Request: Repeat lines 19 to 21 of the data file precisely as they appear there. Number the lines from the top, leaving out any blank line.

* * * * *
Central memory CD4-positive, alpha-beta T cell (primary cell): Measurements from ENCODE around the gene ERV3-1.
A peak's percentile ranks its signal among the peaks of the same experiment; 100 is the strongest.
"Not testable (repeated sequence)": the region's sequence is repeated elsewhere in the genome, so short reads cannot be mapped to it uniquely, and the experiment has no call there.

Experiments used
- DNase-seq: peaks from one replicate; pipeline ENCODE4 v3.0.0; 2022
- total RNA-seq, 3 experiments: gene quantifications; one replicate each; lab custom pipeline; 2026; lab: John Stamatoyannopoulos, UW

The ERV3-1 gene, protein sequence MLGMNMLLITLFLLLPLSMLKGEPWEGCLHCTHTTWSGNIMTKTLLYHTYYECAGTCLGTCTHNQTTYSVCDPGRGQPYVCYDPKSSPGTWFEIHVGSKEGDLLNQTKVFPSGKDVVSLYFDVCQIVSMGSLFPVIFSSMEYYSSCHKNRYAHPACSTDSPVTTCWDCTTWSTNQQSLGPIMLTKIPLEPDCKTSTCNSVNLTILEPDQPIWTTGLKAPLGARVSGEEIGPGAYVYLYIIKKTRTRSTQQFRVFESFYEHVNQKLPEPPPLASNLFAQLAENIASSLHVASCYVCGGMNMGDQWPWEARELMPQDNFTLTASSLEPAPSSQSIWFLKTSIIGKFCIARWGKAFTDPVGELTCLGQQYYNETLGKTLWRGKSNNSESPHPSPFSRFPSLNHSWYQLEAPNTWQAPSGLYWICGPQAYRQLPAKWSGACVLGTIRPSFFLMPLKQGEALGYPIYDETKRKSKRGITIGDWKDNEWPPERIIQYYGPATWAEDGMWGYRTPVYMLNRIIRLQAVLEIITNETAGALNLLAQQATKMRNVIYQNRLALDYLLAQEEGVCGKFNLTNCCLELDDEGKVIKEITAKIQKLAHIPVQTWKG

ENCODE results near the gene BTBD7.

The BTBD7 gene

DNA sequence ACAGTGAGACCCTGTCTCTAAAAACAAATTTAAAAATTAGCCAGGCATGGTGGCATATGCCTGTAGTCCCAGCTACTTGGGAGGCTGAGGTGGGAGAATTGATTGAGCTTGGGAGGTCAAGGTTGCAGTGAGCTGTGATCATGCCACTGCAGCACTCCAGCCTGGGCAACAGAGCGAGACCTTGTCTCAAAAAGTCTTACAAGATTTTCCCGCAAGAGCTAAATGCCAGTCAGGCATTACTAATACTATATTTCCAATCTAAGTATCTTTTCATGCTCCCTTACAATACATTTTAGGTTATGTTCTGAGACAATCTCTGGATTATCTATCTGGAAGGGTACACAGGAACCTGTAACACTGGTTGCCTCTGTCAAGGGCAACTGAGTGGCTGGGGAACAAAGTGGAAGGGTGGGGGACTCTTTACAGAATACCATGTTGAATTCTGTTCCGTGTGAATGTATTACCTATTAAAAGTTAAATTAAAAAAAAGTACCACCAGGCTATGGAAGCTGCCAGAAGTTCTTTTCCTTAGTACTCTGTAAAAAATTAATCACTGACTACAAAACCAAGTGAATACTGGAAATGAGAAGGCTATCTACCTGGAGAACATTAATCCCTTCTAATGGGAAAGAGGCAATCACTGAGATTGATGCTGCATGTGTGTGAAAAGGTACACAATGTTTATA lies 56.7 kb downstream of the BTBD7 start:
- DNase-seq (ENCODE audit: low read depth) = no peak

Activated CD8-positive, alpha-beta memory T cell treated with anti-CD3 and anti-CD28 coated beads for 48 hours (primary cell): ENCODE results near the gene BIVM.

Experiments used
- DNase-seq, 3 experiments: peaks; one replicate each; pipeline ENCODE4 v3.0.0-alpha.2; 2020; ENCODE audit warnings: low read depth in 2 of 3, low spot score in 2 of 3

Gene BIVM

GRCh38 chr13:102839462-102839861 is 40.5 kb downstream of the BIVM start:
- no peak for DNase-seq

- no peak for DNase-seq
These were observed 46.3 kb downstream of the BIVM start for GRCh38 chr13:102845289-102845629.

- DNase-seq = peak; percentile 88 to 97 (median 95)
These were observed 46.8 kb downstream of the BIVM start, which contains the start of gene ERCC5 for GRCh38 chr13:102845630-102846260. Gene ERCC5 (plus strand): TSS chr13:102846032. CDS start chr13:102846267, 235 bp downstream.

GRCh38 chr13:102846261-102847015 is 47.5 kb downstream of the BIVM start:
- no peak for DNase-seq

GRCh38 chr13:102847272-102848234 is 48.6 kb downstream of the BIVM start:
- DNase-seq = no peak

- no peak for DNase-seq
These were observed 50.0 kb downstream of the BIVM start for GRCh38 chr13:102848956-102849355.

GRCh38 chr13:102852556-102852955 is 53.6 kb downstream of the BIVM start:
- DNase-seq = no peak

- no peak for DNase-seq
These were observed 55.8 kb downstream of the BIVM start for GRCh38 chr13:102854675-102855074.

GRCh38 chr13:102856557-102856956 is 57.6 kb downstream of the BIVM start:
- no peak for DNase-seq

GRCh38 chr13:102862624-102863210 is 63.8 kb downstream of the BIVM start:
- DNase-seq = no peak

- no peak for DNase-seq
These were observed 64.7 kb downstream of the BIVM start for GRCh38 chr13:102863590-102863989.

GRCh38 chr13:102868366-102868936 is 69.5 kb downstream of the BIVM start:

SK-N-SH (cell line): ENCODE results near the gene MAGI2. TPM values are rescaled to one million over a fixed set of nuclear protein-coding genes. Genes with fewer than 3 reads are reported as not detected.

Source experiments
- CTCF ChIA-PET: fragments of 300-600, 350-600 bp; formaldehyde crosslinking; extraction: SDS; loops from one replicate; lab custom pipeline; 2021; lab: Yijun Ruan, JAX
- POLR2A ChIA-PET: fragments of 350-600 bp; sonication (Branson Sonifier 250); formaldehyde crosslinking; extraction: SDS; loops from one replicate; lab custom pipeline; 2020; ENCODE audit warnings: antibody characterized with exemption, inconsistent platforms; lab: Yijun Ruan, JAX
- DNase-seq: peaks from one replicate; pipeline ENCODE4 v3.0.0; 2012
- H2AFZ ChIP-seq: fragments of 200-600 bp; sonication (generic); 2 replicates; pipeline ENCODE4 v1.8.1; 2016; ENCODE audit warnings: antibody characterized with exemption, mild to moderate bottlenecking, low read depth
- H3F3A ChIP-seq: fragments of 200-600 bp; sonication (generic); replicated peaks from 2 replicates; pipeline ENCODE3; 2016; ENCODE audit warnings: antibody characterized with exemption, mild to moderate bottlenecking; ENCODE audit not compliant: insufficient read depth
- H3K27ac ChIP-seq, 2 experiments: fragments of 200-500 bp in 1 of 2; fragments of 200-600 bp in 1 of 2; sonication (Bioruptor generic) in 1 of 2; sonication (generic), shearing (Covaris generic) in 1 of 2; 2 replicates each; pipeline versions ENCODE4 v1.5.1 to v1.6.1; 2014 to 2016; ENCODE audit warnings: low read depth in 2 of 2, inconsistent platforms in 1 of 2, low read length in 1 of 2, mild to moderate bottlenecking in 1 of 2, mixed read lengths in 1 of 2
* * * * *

These were observed 46.3 kb downstream of the BIVM start for GRCh38 chr13:102845289-102845629.

- DNase-seq = peak; percentile 88 to 97 (median 95)
These were observed 46.8 kb downstream of the BIVM start, which contains the start of gene ERCC5 for GRCh38 chr13:102845630-102846260. Gene ERCC5 (plus strand): TSS chr13:102846032. CDS start chr13:102846267, 235 bp downstream.